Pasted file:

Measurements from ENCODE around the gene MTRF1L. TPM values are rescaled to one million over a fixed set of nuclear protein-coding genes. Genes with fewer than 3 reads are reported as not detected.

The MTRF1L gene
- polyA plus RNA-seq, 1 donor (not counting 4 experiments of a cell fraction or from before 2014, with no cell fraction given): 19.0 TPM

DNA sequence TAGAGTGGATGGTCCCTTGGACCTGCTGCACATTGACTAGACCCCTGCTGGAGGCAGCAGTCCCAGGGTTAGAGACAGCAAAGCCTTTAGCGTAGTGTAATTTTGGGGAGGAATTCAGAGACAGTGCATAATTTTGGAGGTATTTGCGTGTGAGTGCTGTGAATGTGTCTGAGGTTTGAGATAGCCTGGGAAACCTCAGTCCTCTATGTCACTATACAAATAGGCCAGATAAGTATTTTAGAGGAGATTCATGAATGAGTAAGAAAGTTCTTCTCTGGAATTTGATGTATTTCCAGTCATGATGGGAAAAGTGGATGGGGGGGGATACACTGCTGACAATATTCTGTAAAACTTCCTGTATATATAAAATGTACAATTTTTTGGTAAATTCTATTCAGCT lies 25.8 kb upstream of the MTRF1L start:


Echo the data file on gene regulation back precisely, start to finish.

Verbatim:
Measurements from ENCODE around the gene MTRF1L. TPM values are rescaled to one million over a fixed set of nuclear protein-coding genes. Genes with fewer than 3 reads are reported as not detected.

The MTRF1L gene
- polyA plus RNA-seq, 1 donor (not counting 4 experiments of a cell fraction or from before 2014, with no cell fraction given): 19.0 TPM

DNA sequence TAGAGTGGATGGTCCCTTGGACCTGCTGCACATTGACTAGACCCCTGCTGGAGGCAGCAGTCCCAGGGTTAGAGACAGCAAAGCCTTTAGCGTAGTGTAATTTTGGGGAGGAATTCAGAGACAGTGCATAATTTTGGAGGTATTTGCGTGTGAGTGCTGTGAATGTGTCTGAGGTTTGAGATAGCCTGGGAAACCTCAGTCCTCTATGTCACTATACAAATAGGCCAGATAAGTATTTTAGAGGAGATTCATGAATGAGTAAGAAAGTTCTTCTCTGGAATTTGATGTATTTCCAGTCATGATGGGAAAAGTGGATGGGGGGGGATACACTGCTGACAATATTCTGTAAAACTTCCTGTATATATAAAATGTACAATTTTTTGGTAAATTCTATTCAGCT lies 25.8 kb upstream of the MTRF1L start: